Not sure why my pictures are only loading in landscape on this site.



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That's why the fender lining. Covers back and bottom of the filter.
Doesn't matter.
Many on here have hydrolocked their engines, with or without covers, liners ect.

You really want to take a chance on your assumption?
 

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I've driven in water up to the bottom of the motor with the filter in that spot. The thing is when you enter deep water to not use the throttle much above idle.

Many ways to ruin a motor.
 

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To preface: ideally, we would all have the budget to always buy name brand, proven performance. Sometimes, some of us have to budget build things that we can make reasonable compromises on.

I wanted to get rid of the stock box and vents because they took up so much space in the engine bay. However, I also didn't want a SRI because it would likely perform worse than the stock airbox. CAI's for the 3.8 BK2 are scarce and are likely not true cold air designs. I wanted something I could design cheaper than name brand, equal or improved performance from stock, and looked presentable. I think I achieved that.

I got everything from Summit Racing because it was the easiest outlet to piece together intake piping by size. Everything is 3.5" (same as stock intake hose)

Parts List:
5 summit branded couplers
11 x hose clamps
1 x 60° elbow
2 x 45° elbow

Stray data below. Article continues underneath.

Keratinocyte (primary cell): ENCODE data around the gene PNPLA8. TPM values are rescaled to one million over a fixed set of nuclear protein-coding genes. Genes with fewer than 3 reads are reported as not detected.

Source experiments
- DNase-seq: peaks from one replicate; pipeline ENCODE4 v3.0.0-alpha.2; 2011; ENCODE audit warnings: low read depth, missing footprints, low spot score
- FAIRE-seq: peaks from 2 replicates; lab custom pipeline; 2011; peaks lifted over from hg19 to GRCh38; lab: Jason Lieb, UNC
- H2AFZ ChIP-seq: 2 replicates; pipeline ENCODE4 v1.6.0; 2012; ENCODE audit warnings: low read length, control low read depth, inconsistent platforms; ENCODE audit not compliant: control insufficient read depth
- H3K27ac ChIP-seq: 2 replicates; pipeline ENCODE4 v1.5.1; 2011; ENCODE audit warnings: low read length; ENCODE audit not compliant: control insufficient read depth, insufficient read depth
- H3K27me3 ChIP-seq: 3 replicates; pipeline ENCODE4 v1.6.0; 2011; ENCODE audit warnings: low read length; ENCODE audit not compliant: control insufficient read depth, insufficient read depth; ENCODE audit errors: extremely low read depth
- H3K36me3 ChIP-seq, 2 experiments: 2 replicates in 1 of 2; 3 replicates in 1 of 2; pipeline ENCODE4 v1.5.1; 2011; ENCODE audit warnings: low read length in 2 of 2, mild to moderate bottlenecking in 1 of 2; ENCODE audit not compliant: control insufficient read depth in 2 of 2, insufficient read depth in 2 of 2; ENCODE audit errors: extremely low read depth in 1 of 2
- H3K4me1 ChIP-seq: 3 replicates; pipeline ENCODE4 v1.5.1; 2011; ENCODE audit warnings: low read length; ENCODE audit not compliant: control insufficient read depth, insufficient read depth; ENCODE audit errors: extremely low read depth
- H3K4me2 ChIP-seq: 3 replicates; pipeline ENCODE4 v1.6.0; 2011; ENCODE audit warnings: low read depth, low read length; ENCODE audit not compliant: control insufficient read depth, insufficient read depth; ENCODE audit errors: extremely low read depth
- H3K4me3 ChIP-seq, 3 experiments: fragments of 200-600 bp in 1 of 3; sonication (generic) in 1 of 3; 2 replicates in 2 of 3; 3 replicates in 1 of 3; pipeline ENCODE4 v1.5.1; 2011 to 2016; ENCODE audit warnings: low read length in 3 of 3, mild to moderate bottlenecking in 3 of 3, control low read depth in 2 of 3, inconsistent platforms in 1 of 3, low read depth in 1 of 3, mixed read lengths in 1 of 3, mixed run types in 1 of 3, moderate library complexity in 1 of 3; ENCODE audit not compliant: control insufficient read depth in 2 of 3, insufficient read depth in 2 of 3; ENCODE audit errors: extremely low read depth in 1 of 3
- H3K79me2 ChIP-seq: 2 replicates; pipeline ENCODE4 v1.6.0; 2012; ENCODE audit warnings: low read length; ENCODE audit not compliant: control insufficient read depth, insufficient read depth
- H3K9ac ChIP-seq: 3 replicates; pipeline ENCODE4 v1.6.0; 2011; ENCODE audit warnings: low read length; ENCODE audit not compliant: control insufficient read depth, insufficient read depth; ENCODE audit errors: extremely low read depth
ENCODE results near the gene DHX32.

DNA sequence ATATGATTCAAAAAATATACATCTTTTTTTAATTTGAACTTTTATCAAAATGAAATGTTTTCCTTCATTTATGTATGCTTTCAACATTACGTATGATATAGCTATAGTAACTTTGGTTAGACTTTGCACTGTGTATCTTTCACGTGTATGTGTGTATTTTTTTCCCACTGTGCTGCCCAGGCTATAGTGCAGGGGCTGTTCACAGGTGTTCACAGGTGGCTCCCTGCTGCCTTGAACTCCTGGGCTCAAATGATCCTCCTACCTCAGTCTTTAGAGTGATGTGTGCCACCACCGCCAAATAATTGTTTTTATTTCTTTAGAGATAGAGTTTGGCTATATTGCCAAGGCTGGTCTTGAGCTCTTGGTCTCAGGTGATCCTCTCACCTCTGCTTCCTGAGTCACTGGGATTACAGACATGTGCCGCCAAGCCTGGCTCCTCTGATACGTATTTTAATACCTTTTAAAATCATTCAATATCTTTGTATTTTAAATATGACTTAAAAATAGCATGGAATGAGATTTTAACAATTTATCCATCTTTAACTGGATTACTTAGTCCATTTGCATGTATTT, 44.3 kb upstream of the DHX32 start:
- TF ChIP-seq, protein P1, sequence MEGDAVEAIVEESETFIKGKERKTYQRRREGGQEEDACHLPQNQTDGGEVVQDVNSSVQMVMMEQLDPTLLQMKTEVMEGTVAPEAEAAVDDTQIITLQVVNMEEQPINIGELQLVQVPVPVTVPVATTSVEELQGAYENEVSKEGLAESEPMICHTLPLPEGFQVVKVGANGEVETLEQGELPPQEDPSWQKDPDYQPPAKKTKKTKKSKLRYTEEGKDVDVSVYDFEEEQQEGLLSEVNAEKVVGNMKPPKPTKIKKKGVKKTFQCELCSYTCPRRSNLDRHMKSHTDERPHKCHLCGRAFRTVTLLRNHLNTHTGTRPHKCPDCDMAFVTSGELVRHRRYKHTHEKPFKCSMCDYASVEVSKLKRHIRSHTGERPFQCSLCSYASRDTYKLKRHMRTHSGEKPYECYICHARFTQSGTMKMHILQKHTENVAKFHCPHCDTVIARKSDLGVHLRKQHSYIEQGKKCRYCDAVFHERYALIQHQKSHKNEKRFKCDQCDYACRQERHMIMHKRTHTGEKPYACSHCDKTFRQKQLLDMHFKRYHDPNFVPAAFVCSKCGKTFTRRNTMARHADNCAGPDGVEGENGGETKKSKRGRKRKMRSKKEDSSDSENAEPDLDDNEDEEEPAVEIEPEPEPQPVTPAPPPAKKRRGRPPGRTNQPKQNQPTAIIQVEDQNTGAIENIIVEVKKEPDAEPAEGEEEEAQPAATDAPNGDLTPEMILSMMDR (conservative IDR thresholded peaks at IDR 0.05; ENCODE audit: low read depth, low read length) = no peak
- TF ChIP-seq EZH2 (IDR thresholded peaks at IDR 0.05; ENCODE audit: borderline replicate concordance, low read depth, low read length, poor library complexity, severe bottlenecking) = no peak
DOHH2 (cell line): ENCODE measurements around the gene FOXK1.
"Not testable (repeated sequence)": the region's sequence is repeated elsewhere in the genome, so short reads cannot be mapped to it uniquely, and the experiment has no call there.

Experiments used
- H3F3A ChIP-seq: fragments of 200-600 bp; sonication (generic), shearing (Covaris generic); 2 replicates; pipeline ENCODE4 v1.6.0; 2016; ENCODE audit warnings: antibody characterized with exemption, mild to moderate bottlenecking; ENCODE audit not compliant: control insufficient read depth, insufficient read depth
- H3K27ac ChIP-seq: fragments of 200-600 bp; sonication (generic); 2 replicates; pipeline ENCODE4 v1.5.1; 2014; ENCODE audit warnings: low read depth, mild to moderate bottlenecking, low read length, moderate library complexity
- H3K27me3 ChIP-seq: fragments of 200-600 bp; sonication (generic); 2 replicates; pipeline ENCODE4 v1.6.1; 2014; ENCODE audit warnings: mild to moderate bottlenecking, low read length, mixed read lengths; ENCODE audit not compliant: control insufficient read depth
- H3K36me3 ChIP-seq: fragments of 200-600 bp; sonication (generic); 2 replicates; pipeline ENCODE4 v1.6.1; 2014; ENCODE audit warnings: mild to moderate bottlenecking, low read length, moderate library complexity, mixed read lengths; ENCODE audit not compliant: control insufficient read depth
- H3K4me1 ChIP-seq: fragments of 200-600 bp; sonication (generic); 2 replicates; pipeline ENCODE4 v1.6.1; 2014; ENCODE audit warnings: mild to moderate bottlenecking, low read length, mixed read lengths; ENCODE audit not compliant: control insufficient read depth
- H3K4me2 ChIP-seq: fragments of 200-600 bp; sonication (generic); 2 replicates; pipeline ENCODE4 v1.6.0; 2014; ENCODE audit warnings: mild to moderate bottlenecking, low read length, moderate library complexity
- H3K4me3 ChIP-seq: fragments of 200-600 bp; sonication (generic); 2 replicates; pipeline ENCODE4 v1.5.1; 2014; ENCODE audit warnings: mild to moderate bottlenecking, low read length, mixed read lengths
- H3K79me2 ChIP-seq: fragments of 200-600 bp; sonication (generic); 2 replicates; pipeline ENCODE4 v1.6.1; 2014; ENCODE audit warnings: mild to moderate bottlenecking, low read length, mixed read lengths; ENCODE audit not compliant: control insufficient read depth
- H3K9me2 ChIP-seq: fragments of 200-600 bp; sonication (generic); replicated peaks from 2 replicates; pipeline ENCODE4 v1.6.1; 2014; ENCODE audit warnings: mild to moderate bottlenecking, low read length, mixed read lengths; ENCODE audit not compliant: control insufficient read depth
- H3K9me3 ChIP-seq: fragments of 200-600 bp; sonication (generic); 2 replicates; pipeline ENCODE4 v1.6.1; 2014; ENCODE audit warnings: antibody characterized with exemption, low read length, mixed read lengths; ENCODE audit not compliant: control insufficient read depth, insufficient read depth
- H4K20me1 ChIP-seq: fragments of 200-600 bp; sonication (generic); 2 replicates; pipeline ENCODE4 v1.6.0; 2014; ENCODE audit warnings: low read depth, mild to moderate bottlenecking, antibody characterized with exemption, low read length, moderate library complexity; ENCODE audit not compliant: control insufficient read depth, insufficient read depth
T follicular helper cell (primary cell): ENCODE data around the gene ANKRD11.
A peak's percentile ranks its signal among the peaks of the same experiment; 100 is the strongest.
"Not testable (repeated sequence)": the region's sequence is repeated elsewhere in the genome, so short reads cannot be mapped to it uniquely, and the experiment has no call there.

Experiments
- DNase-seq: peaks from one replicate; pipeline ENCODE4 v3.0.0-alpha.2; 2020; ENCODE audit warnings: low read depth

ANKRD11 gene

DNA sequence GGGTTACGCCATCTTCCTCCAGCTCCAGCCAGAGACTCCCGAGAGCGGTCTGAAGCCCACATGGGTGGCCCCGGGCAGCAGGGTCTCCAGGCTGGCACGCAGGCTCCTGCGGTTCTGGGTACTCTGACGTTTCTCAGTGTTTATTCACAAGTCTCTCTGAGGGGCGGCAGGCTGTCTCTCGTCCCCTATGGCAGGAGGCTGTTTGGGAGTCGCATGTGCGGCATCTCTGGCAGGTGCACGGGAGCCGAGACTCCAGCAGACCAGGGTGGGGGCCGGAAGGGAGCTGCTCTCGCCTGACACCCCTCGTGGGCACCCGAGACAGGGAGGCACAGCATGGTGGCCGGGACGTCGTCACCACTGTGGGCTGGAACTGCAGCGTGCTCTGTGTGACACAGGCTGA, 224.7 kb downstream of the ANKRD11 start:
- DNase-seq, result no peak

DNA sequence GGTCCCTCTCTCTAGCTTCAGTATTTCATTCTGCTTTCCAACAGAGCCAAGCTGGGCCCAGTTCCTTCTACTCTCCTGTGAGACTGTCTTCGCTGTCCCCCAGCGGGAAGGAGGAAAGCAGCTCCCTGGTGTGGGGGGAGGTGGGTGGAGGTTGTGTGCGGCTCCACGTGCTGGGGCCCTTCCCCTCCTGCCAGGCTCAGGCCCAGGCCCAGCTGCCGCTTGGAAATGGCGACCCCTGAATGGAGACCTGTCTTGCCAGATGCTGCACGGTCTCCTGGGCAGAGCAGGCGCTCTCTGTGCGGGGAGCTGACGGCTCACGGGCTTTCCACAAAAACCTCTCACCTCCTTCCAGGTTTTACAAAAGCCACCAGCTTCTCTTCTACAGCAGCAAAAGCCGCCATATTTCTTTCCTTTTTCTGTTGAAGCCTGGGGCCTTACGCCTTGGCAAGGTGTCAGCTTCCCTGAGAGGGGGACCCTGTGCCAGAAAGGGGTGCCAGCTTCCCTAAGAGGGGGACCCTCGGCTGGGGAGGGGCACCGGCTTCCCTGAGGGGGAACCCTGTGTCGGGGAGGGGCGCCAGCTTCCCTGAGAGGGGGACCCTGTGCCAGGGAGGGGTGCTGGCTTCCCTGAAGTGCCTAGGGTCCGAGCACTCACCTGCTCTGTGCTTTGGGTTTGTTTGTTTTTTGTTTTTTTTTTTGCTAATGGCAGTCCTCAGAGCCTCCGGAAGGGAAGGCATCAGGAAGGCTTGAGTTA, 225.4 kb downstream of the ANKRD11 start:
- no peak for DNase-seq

1 x 6" straight
1 x 4" straight
1 x 9" filter
1 x 17mm grommet (for IAT sensor mounting)

Unfortunately, I didn't take step by step pics as I didn't know how it would turn out.

View attachment 77517

Is that a NOS can for a catch can --> yes.
Have I ordered a real one --> yes.
Do I realize having a NOS can as a catch can emphasizes that I'm cheap --> sigh, but yes.
Do I also have a homemade engine leash --> caught that, did you?

View attachment 77518

Deleting the windshield washer reservoir is a necessity. I intend to find another mounting point for a smaller container but that's not an issue until the winter time when salt and snow will demand I even use it.

View attachment 77519

I removed the front fender linings a while ago after spacing the wheels and coilovers due to rubbing. However, cutting the front one just right made for a perfect water and road grime shield for the filter.

It took some fine adjustments, but it fits snugly in the access hole for the washer reservoir and rests against the back of the headlight and alongside the fog light assembly. The piping comes polished aluminum. I took one can of black, semi-gloss high temp with ceramic to prevent heat soak.

In the center straight portion, where the MAF would go on the BK1, I drilled a hole on the bottom (unpictured, secured a 17mm grommet) for the IAT sensor. It fits very snug with the O-ring on the sensor and the bolt wasn't necessary.

View attachment 77520

Lastly, I plan on drilling these out more (it's very tedious) but allowing more air through the front end for the filter resting behind the fog.

Parts totalled to 203$ after tax. Paint was an additional 20$ with clear coat. I don't think I'm forgetting anything, but I'm very happy with the outcome. It's clean, and doesn't look custom built, IMO.
Great job! I too made my own engine leash! LOL